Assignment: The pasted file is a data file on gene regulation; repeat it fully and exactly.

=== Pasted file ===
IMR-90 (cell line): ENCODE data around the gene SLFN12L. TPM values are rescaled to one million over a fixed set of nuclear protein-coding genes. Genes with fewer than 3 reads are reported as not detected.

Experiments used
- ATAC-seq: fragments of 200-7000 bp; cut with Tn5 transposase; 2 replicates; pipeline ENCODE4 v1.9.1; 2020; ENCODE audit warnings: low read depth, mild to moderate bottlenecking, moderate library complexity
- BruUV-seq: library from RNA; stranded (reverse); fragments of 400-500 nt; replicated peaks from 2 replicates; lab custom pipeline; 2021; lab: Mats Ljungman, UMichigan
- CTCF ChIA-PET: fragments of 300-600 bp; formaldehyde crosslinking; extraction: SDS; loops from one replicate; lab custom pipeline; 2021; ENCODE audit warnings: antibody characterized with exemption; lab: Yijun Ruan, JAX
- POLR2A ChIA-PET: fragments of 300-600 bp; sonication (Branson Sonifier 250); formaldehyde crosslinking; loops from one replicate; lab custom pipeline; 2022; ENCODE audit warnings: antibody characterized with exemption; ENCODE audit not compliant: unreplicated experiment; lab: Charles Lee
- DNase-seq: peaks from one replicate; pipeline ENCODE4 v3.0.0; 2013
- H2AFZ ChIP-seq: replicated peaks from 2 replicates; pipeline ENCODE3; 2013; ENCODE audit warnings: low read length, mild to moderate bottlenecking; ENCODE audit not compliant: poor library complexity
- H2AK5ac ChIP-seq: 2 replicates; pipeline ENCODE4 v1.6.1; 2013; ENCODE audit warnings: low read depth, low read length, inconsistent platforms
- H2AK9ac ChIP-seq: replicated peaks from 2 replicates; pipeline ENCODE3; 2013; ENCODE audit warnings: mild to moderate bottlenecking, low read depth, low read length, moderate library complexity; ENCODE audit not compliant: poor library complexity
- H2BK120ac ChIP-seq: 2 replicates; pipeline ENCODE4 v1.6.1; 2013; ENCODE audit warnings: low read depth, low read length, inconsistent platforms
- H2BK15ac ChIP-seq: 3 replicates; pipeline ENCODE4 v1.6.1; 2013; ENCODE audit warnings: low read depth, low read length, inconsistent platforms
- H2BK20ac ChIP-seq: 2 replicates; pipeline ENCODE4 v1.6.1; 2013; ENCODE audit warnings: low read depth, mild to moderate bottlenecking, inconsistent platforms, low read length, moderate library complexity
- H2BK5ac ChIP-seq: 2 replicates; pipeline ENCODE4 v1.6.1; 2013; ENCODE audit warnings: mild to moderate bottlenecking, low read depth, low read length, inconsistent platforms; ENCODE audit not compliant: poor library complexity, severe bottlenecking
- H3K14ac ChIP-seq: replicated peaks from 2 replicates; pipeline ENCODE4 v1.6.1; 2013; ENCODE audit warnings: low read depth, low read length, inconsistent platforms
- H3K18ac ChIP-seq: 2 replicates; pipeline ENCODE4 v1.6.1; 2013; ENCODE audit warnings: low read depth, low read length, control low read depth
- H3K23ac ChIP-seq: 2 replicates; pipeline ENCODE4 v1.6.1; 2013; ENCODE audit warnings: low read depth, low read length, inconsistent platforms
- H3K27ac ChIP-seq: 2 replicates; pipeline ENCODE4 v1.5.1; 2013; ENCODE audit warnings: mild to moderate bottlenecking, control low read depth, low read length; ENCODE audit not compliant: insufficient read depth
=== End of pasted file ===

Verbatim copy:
IMR-90 (cell line): ENCODE data around the gene SLFN12L. TPM values are rescaled to one million over a fixed set of nuclear protein-coding genes. Genes with fewer than 3 reads are reported as not detected.

Experiments used
- ATAC-seq: fragments of 200-7000 bp; cut with Tn5 transposase; 2 replicates; pipeline ENCODE4 v1.9.1; 2020; ENCODE audit warnings: low read depth, mild to moderate bottlenecking, moderate library complexity
- BruUV-seq: library from RNA; stranded (reverse); fragments of 400-500 nt; replicated peaks from 2 replicates; lab custom pipeline; 2021; lab: Mats Ljungman, UMichigan
- CTCF ChIA-PET: fragments of 300-600 bp; formaldehyde crosslinking; extraction: SDS; loops from one replicate; lab custom pipeline; 2021; ENCODE audit warnings: antibody characterized with exemption; lab: Yijun Ruan, JAX
- POLR2A ChIA-PET: fragments of 300-600 bp; sonication (Branson Sonifier 250); formaldehyde crosslinking; loops from one replicate; lab custom pipeline; 2022; ENCODE audit warnings: antibody characterized with exemption; ENCODE audit not compliant: unreplicated experiment; lab: Charles Lee
- DNase-seq: peaks from one replicate; pipeline ENCODE4 v3.0.0; 2013
- H2AFZ ChIP-seq: replicated peaks from 2 replicates; pipeline ENCODE3; 2013; ENCODE audit warnings: low read length, mild to moderate bottlenecking; ENCODE audit not compliant: poor library complexity
- H2AK5ac ChIP-seq: 2 replicates; pipeline ENCODE4 v1.6.1; 2013; ENCODE audit warnings: low read depth, low read length, inconsistent platforms
- H2AK9ac ChIP-seq: replicated peaks from 2 replicates; pipeline ENCODE3; 2013; ENCODE audit warnings: mild to moderate bottlenecking, low read depth, low read length, moderate library complexity; ENCODE audit not compliant: poor library complexity
- H2BK120ac ChIP-seq: 2 replicates; pipeline ENCODE4 v1.6.1; 2013; ENCODE audit warnings: low read depth, low read length, inconsistent platforms
- H2BK15ac ChIP-seq: 3 replicates; pipeline ENCODE4 v1.6.1; 2013; ENCODE audit warnings: low read depth, low read length, inconsistent platforms
- H2BK20ac ChIP-seq: 2 replicates; pipeline ENCODE4 v1.6.1; 2013; ENCODE audit warnings: low read depth, mild to moderate bottlenecking, inconsistent platforms, low read length, moderate library complexity
- H2BK5ac ChIP-seq: 2 replicates; pipeline ENCODE4 v1.6.1; 2013; ENCODE audit warnings: mild to moderate bottlenecking, low read depth, low read length, inconsistent platforms; ENCODE audit not compliant: poor library complexity, severe bottlenecking
- H3K14ac ChIP-seq: replicated peaks from 2 replicates; pipeline ENCODE4 v1.6.1; 2013; ENCODE audit warnings: low read depth, low read length, inconsistent platforms
- H3K18ac ChIP-seq: 2 replicates; pipeline ENCODE4 v1.6.1; 2013; ENCODE audit warnings: low read depth, low read length, control low read depth
- H3K23ac ChIP-seq: 2 replicates; pipeline ENCODE4 v1.6.1; 2013; ENCODE audit warnings: low read depth, low read length, inconsistent platforms
- H3K27ac ChIP-seq: 2 replicates; pipeline ENCODE4 v1.5.1; 2013; ENCODE audit warnings: mild to moderate bottlenecking, control low read depth, low read length; ENCODE audit not compliant: insufficient read depth